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Hill climbing is a mathematical optimization heuristic method used for solving computationally challenging problems that have multiple solutions. It is an iterative method belonging to the local search family which starts with a random solution and then iteratively improves that solution one element at a time until it arrives at a more or less optimized solution.
Hill climbing is an optimization technique that is used to find a "local optimum" solution to a computational problem. It starts off with a solution that is very poor compared to the optimal solution and then iteratively improves from there. It does this by generating "neighbor" solutions which are relatively a step better than the current solution, picks the best and then repeats the process until it arrives at the most optimal solution because it can no longer find any improvements.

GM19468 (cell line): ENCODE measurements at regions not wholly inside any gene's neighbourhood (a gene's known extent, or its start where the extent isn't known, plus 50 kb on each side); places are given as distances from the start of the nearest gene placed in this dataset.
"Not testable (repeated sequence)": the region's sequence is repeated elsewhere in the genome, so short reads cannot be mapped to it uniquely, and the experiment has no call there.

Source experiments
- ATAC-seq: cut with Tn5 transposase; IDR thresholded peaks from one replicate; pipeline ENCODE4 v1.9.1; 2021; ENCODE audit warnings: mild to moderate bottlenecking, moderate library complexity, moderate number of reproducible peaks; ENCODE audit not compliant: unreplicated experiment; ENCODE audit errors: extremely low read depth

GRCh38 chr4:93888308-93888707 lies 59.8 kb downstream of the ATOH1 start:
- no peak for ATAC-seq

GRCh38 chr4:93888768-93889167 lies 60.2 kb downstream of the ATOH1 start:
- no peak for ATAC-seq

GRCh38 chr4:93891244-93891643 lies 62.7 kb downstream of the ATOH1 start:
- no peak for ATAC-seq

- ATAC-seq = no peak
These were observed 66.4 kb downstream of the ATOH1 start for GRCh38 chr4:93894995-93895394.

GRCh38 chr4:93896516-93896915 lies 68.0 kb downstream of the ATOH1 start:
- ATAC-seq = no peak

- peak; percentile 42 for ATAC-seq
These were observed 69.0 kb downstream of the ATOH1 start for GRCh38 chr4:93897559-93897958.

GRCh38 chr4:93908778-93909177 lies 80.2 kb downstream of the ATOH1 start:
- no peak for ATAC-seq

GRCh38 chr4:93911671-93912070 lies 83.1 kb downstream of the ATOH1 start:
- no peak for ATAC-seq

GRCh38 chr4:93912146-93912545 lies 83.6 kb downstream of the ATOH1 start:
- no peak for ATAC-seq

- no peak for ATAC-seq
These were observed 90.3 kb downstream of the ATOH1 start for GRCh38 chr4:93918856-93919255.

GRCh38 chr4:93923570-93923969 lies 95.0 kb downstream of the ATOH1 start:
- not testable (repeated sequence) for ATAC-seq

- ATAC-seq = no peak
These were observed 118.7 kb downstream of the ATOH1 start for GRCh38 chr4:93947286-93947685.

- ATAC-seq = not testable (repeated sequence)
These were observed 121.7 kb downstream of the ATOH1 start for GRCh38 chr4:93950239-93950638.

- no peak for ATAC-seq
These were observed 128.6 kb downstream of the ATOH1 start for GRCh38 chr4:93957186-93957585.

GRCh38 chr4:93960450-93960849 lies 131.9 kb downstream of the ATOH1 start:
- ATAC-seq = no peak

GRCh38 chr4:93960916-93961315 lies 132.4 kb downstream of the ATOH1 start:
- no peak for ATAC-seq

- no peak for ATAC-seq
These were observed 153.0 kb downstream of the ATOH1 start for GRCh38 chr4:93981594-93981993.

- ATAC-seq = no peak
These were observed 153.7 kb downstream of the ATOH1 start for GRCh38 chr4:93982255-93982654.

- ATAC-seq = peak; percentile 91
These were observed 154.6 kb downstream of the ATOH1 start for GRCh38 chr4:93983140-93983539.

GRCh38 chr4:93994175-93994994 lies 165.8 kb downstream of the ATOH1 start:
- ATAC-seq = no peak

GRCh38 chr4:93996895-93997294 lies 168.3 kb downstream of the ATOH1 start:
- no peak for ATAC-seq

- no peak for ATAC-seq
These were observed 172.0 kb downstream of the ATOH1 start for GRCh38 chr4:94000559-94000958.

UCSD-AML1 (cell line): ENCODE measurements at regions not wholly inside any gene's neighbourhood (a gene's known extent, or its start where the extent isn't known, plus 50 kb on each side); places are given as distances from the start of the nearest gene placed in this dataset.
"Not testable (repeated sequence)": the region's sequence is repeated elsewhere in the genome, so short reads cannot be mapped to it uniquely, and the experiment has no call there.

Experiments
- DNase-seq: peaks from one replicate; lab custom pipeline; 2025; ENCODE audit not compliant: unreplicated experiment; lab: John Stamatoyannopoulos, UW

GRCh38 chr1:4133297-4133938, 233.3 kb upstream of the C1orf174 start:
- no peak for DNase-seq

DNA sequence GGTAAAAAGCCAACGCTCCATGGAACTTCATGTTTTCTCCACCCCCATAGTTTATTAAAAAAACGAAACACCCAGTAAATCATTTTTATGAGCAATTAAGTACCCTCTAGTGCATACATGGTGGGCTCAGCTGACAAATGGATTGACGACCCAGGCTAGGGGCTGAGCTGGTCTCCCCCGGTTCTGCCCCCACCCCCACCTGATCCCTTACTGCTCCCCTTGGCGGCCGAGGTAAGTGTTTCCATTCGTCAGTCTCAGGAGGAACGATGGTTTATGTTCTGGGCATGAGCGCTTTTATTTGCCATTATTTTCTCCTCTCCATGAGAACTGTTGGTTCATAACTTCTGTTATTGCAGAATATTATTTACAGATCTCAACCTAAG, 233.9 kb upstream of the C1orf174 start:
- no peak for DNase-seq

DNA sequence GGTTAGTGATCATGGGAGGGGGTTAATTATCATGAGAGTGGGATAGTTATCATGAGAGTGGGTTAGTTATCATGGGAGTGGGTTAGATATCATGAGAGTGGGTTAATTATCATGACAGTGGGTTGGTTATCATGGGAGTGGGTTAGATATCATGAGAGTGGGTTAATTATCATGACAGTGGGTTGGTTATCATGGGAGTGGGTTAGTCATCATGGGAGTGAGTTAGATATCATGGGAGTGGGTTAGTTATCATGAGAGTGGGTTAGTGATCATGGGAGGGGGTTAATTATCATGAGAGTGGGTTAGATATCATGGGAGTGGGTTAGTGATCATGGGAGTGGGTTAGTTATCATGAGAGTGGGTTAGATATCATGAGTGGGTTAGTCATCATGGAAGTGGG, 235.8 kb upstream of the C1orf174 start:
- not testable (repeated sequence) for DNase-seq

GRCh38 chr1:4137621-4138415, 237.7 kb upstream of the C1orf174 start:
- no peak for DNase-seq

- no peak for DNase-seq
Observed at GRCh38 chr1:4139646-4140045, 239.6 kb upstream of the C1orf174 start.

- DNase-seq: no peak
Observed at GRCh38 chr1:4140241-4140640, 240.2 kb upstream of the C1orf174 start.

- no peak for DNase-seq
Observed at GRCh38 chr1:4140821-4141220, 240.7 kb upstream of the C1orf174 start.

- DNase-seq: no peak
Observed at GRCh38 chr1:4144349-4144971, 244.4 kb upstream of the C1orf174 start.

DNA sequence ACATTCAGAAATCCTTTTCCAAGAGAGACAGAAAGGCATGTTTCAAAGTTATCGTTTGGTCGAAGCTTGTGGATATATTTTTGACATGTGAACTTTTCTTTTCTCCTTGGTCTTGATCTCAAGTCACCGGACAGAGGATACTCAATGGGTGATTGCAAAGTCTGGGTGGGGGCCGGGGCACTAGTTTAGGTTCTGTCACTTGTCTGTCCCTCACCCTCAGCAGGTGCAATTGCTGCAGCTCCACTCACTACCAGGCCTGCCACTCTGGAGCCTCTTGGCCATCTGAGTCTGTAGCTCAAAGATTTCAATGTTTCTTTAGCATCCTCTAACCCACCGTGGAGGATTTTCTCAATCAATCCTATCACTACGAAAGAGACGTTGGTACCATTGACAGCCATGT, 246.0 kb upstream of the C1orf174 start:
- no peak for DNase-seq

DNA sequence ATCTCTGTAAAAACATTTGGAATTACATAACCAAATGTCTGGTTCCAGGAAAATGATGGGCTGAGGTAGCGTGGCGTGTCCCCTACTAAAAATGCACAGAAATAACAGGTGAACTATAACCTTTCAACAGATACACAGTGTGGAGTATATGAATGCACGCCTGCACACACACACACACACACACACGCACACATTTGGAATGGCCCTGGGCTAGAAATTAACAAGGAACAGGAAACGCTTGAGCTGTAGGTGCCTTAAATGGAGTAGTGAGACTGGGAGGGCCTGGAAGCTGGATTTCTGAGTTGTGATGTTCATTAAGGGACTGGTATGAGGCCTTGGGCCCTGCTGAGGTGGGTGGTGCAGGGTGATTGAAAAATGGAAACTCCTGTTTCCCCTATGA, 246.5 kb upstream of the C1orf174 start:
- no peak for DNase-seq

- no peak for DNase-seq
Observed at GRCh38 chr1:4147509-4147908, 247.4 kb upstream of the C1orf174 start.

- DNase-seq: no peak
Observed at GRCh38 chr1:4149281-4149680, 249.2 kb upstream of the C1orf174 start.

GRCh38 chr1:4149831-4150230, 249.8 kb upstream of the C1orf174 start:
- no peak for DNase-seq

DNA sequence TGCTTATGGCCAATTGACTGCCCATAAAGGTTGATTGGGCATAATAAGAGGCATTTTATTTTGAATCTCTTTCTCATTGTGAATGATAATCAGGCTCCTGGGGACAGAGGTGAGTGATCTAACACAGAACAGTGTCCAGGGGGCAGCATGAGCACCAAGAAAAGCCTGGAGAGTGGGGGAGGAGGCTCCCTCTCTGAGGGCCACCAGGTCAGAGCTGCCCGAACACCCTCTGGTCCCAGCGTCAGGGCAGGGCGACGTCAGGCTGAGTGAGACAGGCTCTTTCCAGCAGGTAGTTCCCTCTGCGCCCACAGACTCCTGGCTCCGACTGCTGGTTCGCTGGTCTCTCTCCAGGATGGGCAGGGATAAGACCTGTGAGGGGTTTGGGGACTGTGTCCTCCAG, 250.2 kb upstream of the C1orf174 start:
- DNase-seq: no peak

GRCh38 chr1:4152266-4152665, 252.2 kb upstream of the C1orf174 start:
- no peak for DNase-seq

Hill climbing is done iteratively — it goes through an entire procedure and the final solution is stored. If a different iteration finds a better final solution, the stored solution or state is replaced. This is also called shotgun hill climbing, as it simply tries out different paths until it hits the best one, just like how a shotgun is inaccurate but may still hit its target because of the wide spread of projectiles. This works very well in many cases because at it turns out, it is better to spend CPU resources exploring different paths than carefully optimizing from an initial condition.
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